报告题目：Understanding more in catalysis using combined DFT calculation and isotope labelling experiment
In the global attempt to reduce carbon footprint, the Chemical and Petrochemical Industry faces the problem to replace the currently used fossil feedstock with renewable resources, reduce energy consumption and to intensify and integrate the processes to be more carbon efficient. In all three issues, catalysis will be the key to a successful transformation. Knowledge-based development and implementation of catalytic technology will help to process the novel feedstock, reduce the energy required for maintaining the desired process and improve the carbon efficiency of the targeted synthesis routes. In this seminar, two examples will be discussed to illustrate our efforts in the exploration of reaction mechanism in heterogeneous catalysis using DFT calculation and isotope labelling experiment. The first example reveals that the surface lattice oxygen of copper oxide activates the formyl C–H bond in glucose and incorporates itself into the glucose molecule to oxidize it to gluconic acid. In the second example, three structural configurations of monolayer, periphery and nanocluster in Ru/Al2O3 catalysts were obtained by control of Ru weight loadings, confirmed by the characterization results of the extended X-ray absorption fine structure, H2-O2 titration and diffuse reflectance infrared Fourier transform spectroscopy of CO adsorption. Moreover, the combination of theoretical calculations and experimental isotope-exchange measurements suggests that the interfacial O species in Ru-Al2O3 interfaces act a critical role in CO2 activation via exchanging with O atom in feeding CO2 and incorporating into the final hydrogenation products.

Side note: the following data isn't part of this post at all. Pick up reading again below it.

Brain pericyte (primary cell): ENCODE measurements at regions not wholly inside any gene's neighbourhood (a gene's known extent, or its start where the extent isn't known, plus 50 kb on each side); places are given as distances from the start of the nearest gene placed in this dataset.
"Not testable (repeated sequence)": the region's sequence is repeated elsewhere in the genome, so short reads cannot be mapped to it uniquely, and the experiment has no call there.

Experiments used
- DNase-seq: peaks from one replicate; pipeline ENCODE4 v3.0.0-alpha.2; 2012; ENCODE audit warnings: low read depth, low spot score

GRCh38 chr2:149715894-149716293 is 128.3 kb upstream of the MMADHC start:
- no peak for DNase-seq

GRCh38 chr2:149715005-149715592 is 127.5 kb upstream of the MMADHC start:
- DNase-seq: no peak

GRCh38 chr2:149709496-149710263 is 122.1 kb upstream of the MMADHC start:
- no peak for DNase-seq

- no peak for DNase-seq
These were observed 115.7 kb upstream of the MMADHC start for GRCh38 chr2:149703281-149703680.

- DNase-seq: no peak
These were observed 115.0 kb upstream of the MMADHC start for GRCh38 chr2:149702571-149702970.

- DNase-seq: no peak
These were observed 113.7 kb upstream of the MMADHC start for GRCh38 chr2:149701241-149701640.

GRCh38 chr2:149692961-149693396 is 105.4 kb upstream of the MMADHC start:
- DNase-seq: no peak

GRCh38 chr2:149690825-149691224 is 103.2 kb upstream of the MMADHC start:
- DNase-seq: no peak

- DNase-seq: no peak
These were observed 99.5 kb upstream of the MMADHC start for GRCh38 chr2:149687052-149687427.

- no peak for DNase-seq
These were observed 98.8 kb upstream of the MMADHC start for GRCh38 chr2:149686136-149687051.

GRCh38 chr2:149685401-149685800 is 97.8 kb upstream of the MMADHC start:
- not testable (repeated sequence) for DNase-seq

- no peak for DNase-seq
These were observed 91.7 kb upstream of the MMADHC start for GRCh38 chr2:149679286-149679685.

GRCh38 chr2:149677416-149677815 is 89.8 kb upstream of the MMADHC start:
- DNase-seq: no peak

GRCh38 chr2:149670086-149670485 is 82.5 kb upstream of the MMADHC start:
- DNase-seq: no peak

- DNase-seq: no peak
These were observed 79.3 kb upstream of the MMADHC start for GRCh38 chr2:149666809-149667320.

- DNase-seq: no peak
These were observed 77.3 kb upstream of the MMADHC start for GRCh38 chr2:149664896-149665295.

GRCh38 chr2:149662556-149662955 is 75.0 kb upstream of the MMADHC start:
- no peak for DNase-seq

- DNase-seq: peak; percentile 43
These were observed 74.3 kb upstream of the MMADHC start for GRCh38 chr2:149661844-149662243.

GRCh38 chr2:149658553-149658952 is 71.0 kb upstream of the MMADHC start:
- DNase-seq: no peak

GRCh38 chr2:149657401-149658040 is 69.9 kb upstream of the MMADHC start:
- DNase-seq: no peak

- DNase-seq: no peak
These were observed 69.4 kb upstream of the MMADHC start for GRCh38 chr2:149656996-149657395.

Dr. Yang received B.S. degree in chemical engineering from Tsinghua University and Ph.D. degree in chemical engineering from Yale University in 1998 and 2005, respectively. Yang joined the School of Chemical and Biomedical Engineering, Nanyang Technological University (NTU), Singapore as an assistant professor in August 2005 right after he graduated from Yale. Yang was promoted to be associate professor with tenure in chemical engineering in 2010. Dr. Yang’s primary research area is heterogeneous catalysis over metals and metal oxides, in particular, he is interested in understanding the fundamental catalytic concepts and phenomena using well-defined model catalyst and chemically probed reactions. Yang’s research was funded by MOE, Astar, NEA, NRF, and NTU in Singapore, he has published more than 200 research articles and attracted over 7300 citations, H-index 42. Yang joined the School of Chemistry and Molecular Engineering, Nanjing Tech University in 2017 as a full-time faculty member.